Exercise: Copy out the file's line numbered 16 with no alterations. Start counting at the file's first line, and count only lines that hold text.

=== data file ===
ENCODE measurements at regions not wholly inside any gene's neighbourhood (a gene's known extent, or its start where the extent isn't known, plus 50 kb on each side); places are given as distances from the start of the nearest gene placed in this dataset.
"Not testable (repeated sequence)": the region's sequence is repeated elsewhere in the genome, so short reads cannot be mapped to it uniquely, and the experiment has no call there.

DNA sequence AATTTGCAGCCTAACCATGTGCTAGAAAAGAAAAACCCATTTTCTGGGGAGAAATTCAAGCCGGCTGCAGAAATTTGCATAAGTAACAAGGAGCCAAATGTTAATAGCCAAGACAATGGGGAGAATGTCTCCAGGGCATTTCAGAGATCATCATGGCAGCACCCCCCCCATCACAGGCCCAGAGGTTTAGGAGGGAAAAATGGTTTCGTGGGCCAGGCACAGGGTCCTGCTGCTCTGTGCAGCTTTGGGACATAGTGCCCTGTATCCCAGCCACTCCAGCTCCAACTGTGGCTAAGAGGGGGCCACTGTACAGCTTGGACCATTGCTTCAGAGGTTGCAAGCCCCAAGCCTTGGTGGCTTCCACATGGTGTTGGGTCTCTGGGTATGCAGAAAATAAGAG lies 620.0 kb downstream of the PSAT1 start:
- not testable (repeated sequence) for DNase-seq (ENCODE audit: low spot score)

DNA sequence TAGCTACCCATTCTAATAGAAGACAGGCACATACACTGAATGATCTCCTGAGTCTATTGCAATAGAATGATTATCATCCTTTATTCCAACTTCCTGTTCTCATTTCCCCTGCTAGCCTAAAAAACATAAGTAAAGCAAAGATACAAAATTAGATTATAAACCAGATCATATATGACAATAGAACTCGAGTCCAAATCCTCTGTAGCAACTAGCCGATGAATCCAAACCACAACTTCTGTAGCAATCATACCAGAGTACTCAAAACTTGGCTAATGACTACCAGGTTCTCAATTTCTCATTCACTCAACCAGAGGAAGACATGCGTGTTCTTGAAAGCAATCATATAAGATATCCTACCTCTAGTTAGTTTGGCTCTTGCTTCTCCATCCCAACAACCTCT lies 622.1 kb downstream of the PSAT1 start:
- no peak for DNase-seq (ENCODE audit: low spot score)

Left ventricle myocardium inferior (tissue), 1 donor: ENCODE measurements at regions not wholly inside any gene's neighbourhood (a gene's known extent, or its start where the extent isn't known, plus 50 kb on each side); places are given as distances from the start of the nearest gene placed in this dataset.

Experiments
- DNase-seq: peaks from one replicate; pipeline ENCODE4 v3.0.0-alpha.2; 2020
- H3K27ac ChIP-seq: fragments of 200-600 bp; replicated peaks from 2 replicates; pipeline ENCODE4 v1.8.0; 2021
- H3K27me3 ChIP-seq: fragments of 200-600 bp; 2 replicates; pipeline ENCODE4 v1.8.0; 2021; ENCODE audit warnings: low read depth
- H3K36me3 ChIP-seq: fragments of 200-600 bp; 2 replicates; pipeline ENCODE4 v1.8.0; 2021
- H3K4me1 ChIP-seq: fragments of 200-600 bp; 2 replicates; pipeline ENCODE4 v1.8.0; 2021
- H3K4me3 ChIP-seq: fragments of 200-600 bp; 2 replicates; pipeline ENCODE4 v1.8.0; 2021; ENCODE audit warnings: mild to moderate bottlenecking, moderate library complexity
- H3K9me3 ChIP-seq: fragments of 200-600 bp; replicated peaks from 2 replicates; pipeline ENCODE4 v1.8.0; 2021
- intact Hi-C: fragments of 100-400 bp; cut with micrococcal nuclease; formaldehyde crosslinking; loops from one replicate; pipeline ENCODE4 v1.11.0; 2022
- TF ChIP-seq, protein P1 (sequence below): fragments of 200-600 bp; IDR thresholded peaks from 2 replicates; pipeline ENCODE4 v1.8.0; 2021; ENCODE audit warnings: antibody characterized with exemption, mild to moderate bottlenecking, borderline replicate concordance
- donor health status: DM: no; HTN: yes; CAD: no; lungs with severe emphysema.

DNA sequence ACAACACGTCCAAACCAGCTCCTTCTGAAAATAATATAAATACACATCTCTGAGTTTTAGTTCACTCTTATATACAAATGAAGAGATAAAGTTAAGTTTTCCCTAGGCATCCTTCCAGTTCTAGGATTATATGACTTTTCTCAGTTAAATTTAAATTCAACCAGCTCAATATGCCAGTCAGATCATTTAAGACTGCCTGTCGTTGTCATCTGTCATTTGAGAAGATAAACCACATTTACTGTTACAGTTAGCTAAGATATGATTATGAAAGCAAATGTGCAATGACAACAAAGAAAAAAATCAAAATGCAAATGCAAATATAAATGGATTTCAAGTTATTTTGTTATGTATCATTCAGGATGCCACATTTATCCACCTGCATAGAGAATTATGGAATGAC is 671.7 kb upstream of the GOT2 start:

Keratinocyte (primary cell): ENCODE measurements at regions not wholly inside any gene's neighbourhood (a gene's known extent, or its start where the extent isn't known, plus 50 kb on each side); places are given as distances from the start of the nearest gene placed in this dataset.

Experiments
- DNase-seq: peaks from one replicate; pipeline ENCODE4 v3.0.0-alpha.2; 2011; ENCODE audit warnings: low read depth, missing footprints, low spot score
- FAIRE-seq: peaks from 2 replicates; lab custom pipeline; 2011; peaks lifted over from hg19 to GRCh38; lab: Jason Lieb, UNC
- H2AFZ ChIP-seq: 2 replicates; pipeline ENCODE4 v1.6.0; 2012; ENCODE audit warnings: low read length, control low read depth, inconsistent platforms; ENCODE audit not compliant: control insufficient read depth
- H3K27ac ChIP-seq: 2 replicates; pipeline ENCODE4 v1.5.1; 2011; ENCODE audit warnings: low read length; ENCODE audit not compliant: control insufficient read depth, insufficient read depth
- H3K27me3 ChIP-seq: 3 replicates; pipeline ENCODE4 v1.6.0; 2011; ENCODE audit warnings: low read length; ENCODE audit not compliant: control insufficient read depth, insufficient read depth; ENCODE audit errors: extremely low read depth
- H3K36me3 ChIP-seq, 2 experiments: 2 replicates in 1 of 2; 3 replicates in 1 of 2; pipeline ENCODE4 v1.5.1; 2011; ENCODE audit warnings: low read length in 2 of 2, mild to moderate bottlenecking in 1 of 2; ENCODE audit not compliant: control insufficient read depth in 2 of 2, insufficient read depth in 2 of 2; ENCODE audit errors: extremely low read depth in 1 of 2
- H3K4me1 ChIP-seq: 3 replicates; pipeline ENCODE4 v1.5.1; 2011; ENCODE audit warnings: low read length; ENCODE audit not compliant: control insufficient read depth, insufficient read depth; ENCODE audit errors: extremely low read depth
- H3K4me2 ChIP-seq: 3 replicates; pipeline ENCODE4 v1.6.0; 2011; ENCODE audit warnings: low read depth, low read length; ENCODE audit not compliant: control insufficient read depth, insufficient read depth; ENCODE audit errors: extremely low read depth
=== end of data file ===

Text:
- intact Hi-C: fragments of 100-400 bp; cut with micrococcal nuclease; formaldehyde crosslinking; loops from one replicate; pipeline ENCODE4 v1.11.0; 2022